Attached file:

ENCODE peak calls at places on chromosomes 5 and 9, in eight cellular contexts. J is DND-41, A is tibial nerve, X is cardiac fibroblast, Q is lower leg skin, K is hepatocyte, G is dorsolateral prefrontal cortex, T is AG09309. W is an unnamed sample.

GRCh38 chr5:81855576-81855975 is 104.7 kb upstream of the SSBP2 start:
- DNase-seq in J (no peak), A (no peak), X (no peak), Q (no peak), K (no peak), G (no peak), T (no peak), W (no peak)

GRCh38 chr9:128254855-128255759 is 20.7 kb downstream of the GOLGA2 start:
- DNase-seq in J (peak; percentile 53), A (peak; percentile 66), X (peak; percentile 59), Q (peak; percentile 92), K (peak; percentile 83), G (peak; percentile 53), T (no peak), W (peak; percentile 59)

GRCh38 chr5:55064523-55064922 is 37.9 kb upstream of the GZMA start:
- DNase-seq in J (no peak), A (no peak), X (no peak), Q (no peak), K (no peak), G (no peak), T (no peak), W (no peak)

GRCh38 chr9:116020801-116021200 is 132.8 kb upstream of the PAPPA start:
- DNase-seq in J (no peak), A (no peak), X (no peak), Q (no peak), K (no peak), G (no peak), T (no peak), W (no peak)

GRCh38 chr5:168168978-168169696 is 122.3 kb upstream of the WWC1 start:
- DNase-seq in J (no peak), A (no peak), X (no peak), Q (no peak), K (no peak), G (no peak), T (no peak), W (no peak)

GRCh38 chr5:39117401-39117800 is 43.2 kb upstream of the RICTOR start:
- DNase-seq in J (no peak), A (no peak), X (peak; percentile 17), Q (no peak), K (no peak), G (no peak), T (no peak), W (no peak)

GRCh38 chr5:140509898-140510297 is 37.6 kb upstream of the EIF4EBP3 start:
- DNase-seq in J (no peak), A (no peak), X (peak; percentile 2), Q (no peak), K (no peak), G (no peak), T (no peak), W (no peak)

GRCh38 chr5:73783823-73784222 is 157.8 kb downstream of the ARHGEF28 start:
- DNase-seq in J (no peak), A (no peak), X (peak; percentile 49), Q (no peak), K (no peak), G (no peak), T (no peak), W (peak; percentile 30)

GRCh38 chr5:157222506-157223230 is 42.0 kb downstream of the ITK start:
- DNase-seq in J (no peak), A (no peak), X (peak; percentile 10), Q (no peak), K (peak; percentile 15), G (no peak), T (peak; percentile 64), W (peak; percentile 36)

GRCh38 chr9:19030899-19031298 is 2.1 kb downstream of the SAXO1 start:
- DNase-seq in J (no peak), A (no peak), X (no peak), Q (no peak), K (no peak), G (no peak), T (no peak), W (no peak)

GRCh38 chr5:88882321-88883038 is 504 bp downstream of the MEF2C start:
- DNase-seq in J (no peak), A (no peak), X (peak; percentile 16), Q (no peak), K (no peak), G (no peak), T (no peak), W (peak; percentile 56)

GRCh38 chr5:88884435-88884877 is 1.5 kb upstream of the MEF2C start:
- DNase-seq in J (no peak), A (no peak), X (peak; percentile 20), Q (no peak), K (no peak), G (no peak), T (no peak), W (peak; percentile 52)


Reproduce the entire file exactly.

ENCODE peak calls at places on chromosomes 5 and 9, in eight cellular contexts. J is DND-41, A is tibial nerve, X is cardiac fibroblast, Q is lower leg skin, K is hepatocyte, G is dorsolateral prefrontal cortex, T is AG09309. W is an unnamed sample.

GRCh38 chr5:81855576-81855975 is 104.7 kb upstream of the SSBP2 start:
- DNase-seq in J (no peak), A (no peak), X (no peak), Q (no peak), K (no peak), G (no peak), T (no peak), W (no peak)

GRCh38 chr9:128254855-128255759 is 20.7 kb downstream of the GOLGA2 start:
- DNase-seq in J (peak; percentile 53), A (peak; percentile 66), X (peak; percentile 59), Q (peak; percentile 92), K (peak; percentile 83), G (peak; percentile 53), T (no peak), W (peak; percentile 59)

GRCh38 chr5:55064523-55064922 is 37.9 kb upstream of the GZMA start:
- DNase-seq in J (no peak), A (no peak), X (no peak), Q (no peak), K (no peak), G (no peak), T (no peak), W (no peak)

GRCh38 chr9:116020801-116021200 is 132.8 kb upstream of the PAPPA start:
- DNase-seq in J (no peak), A (no peak), X (no peak), Q (no peak), K (no peak), G (no peak), T (no peak), W (no peak)

GRCh38 chr5:168168978-168169696 is 122.3 kb upstream of the WWC1 start:
- DNase-seq in J (no peak), A (no peak), X (no peak), Q (no peak), K (no peak), G (no peak), T (no peak), W (no peak)

GRCh38 chr5:39117401-39117800 is 43.2 kb upstream of the RICTOR start:
- DNase-seq in J (no peak), A (no peak), X (peak; percentile 17), Q (no peak), K (no peak), G (no peak), T (no peak), W (no peak)

GRCh38 chr5:140509898-140510297 is 37.6 kb upstream of the EIF4EBP3 start:
- DNase-seq in J (no peak), A (no peak), X (peak; percentile 2), Q (no peak), K (no peak), G (no peak), T (no peak), W (no peak)

GRCh38 chr5:73783823-73784222 is 157.8 kb downstream of the ARHGEF28 start:
- DNase-seq in J (no peak), A (no peak), X (peak; percentile 49), Q (no peak), K (no peak), G (no peak), T (no peak), W (peak; percentile 30)

GRCh38 chr5:157222506-157223230 is 42.0 kb downstream of the ITK start:
- DNase-seq in J (no peak), A (no peak), X (peak; percentile 10), Q (no peak), K (peak; percentile 15), G (no peak), T (peak; percentile 64), W (peak; percentile 36)

GRCh38 chr9:19030899-19031298 is 2.1 kb downstream of the SAXO1 start:
- DNase-seq in J (no peak), A (no peak), X (no peak), Q (no peak), K (no peak), G (no peak), T (no peak), W (no peak)

GRCh38 chr5:88882321-88883038 is 504 bp downstream of the MEF2C start:
- DNase-seq in J (no peak), A (no peak), X (peak; percentile 16), Q (no peak), K (no peak), G (no peak), T (no peak), W (peak; percentile 56)

GRCh38 chr5:88884435-88884877 is 1.5 kb upstream of the MEF2C start:
- DNase-seq in J (no peak), A (no peak), X (peak; percentile 20), Q (no peak), K (no peak), G (no peak), T (no peak), W (peak; percentile 52)